The G77 + China group (consisting of 180 countries) fought for some form of climate compensation from already developed countries that are, historically speaking, the cause of our current environmental crisis. Thus far only £2 million has been pledged by Scotland, while countries such as the US were unwilling to comply with the request (1). These requests for compensation, almost ‘climate reparations’, came from the countries who are being drastically, directly affected by climate change. One such example was Tuvalu, whose President virtually addressed COP26 while standing knee deep in water to highlight the effects of climate change on his Pacific Island nation (2). The Pacific Islands, due to their low-lying nature, are often referred to as the ‘frontline’ of climate change, yet a third of these small island states were unable to send representatives to COP26 due to COVID travel restrictions and cost-related issues.

Eventually, the issue of loss and damage was addressed with severe compromise from developing nations (3). COP26 concluded with the disappointing decision to start a simple ‘dialogue’ about how to address loss and damage, with Australia and the US in particular resisting the idea that industrialised countries should have to compensate for historic climate damage. Instead, the US’ climate envoy John Kerry argued that more work had to be done to analyse how the money could be best delivered to states that needed it.

Some were pleased with the progress made, and that loss and damage was even included as a topic in the COP26 outcomes, but these nations are, quite simply, running out of time. The true losers of climate change will continue to be poorer, developing nations, and the winners will remain richer nations.

Kieran’s Sources

  1. Bodies: Conference of the Parties (COP), UNCC, [online], Link:

  2. COP26, one last chance before disaster?, Le Monde diplomatique, Frederic Durand, published November 2021, Link:

  3. Putin and Xi look set to disengage as world leaders meet on climate, The Washington Post, Adam Taylor, published October 21st 2021, Link:

  4. COP26: Who is being left out of the climate conversation?,, Marthe de Ferrer, published 2nd November 2021, Link:

  5. COP26: The key agreements from Glasgow’s climate summit, Sky News, Megan Baynes, published 14th November 2021, Link:

  6. COP26 corporate sponsors condemn climate summit as ‘mismanaged’, The Guardian, Jillian Ambrose, published 17th October 2021, Link:

  7. Boris Johnson says the UK is not ‘remotely a corrupt country’, Is it?, The Guardian, Peter Walker, published 11th November 2021, Link:

  8. ‘Deeply sorry’: UK’s Sharma offers apology for last-minute changes to climate deal, Reuters, published November 13th 2021, Link:

Camila’s sources

  1. The Graphic Truth: Net Zero — What are the top polluters promising?, G Zero Media, Carlos Santamaria and Annie Gugliotta, published on (November 02, 2021).

  2. Who’s going to the COP26 climate summit? Meet the key players at the UN talks, Sam Meredith, CNBC, published on (October 31, 2021).

  3. 'We're not just somebody to look at.' Sidelined groups complain of racial tokenism at COP26 climate talks, Ivana Kottasová, CNN, published on (November 9, 2021).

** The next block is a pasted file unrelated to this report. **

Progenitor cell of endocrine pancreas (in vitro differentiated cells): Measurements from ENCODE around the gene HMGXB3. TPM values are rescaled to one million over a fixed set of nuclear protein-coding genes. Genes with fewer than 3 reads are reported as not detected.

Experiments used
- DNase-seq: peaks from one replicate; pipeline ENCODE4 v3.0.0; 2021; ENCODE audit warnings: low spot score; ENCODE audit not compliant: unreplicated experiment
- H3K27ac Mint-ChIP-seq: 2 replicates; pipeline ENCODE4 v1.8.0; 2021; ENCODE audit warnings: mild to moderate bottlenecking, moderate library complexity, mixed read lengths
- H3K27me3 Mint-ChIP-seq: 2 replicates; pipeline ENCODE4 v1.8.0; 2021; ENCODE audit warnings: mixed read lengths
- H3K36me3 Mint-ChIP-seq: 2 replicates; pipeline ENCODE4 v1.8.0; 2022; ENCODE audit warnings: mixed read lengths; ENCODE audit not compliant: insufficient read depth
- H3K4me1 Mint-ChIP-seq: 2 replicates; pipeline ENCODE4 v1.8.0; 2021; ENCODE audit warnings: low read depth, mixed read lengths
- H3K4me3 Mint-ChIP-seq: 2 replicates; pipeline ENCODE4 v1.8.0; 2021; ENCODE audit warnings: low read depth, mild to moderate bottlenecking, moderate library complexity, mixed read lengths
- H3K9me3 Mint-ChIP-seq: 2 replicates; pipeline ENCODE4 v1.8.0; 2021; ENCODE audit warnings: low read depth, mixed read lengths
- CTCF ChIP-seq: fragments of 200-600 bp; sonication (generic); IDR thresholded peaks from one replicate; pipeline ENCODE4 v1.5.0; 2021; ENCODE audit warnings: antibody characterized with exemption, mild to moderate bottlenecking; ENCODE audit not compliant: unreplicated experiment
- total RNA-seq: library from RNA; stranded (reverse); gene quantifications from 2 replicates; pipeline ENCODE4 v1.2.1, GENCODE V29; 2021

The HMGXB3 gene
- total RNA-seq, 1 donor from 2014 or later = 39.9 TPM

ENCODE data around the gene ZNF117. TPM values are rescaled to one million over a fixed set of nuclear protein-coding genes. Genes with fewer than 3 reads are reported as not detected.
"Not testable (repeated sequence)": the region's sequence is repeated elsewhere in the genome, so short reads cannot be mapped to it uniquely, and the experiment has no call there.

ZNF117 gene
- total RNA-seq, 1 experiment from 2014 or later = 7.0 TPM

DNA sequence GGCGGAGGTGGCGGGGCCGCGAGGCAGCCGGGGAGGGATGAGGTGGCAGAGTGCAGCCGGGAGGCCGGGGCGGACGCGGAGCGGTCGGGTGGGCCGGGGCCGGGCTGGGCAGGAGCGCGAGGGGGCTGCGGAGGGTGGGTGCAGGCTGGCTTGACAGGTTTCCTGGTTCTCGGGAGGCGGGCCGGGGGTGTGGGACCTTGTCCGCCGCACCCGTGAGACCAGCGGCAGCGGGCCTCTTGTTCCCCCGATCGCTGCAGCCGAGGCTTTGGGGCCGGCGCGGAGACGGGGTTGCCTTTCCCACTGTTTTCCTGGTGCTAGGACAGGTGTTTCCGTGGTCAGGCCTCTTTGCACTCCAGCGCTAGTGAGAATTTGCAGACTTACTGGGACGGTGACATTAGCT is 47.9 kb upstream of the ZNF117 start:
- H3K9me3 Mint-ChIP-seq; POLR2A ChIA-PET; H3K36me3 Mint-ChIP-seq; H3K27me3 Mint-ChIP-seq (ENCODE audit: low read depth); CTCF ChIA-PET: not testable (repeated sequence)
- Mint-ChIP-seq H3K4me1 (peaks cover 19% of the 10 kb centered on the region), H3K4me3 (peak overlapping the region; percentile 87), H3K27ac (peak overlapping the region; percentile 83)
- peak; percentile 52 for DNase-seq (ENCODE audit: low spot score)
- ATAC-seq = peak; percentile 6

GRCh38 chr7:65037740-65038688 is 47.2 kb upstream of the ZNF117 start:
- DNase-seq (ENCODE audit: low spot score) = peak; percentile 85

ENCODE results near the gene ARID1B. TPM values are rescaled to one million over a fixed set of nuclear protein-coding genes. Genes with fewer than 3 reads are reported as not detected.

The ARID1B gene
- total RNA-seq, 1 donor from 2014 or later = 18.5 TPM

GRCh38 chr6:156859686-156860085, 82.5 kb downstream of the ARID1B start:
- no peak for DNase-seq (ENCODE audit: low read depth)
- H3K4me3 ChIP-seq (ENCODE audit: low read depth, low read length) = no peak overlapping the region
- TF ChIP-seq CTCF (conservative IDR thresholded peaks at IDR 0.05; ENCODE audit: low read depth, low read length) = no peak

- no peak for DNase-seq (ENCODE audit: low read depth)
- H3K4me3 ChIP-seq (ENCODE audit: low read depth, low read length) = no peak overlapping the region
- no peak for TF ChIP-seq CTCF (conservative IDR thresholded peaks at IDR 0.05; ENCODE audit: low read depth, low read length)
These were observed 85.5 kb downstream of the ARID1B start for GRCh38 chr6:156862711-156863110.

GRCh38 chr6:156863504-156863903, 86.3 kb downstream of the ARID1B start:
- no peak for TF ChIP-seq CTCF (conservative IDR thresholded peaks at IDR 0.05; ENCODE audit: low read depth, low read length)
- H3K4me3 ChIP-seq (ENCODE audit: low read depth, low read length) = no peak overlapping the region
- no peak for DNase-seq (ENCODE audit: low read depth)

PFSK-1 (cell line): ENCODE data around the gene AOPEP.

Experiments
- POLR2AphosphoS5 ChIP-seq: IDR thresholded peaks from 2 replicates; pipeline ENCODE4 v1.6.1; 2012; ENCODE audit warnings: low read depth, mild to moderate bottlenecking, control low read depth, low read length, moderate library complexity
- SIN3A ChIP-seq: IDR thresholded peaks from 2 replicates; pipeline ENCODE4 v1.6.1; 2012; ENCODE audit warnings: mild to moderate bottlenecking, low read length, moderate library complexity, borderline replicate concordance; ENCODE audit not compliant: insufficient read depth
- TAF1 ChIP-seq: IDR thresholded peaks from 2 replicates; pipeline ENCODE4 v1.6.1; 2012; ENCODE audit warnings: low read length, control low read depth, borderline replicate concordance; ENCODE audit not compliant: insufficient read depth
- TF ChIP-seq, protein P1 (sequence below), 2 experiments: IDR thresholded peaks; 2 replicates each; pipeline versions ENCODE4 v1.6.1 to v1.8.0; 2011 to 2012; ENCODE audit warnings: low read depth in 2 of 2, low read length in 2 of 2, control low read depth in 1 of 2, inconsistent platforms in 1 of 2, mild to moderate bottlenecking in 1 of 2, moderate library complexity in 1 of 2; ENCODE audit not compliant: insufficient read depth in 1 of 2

4. Jon Allsop on covering the coverage of COP26 and climate, “the biggest story in the world,’ Reliable Sources with Brian Stelter, CNN, published on (November 12, 2021) Link:

  5. Cop26 will be whitest and most privileged ever, warn campaigners, Matthew Taylor, the Guardian, published on (October 30, 2021), Link:

Milla’s sources

  1. UN global climate poll: ‘The people’s voice is clear - they want action’, The Guardian, Damian Carrington, published 20th January 2021, Link:

  2. Peoples’ Climate Vote - Results, University of Oxford Department of Sociology AND UNDP, various authors, published January 2021, Link:

  3. Alok Sharma ‘deeply frustrated’ by India and China over coal, The Guardian, Fiona Harvey and Rowena Mason, published 14th November 2021, Link:

  4. Coronavirus: Economic impact, House of Commons Research Briefings, Daniel Harari, Matthew Keep and Philip Brien, published 24th September 2021, Link:

  5. Impact of the coronavirus pandemic on the global economy - Statistics and Facts, Statista, M. Szmigiera, published November 23rd 2021, Link:

  6. The Green New Deal Explained, Investopedia, Deborah D’Souza and Gordon Scott, last updated June 23rd 2021, Link:

  7. Research and innovation for the European Green Deal, European Commission, [online], Link:

Ben’s sources

  1. UN global climate poll: ‘The people’s voice is clear - they want action’, The Guardian, Damian Carrington, published 20th January 2021, Link:

  2. COP26 and Climate Change Polls and Surveys, YouGov, [online], Link:

  3. COP26: New global climate deal struck in Glasgow, BBC News, Paul Rincon, published 14th November 2021, Link:

  4. Concern for environment reaches record high in YouGov top issues tracker, YouGov, Matthew Smith, published November 9th 2021, Link:

Jessica’s sources

  1. What is ‘loss and damage’ and why is it critical for success at COP26?, The Guardian, Damian Carrington, published 13th November 2021, Link:

  2. Tuvalu minister to address COP26 knee deep in water to highlight climate crisis and sea level rise, The Guardian, various authors, published 8th November 2021, Link:

  3. Climate ‘loss and damage’ earns recognition but little action in COP26 deal, Reuters, Megan Rowling, published November 13th 2021, Link: